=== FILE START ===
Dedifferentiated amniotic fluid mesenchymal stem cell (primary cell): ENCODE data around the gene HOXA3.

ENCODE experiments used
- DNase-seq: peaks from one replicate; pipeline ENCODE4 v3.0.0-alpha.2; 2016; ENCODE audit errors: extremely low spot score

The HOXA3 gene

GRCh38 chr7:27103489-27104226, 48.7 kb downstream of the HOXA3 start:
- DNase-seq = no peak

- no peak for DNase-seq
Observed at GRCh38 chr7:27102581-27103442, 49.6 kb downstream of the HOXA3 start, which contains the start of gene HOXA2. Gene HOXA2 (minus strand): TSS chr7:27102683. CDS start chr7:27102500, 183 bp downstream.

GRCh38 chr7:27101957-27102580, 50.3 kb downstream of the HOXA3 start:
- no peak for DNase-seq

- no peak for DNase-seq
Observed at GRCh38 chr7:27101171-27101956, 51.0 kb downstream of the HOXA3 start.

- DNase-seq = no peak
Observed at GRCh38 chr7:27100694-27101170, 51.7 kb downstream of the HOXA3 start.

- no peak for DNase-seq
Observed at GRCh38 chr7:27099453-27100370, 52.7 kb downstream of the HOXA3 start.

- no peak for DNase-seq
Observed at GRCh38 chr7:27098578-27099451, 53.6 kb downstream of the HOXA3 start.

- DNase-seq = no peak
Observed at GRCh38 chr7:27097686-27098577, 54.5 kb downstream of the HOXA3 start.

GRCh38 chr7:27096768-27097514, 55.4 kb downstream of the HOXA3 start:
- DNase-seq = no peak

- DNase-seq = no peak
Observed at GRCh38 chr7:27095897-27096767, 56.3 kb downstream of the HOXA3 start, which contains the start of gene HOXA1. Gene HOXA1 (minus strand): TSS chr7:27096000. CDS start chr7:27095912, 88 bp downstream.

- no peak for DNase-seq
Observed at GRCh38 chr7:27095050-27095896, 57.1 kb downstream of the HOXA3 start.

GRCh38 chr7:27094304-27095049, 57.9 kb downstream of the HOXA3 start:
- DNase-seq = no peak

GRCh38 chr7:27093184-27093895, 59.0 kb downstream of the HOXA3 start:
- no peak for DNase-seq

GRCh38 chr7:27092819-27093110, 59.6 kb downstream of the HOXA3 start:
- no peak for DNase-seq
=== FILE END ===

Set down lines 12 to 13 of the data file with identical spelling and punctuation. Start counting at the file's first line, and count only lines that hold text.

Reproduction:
Observed at GRCh38 chr7:27101171-27101956, 51.0 kb downstream of the HOXA3 start.

- DNase-seq = no peak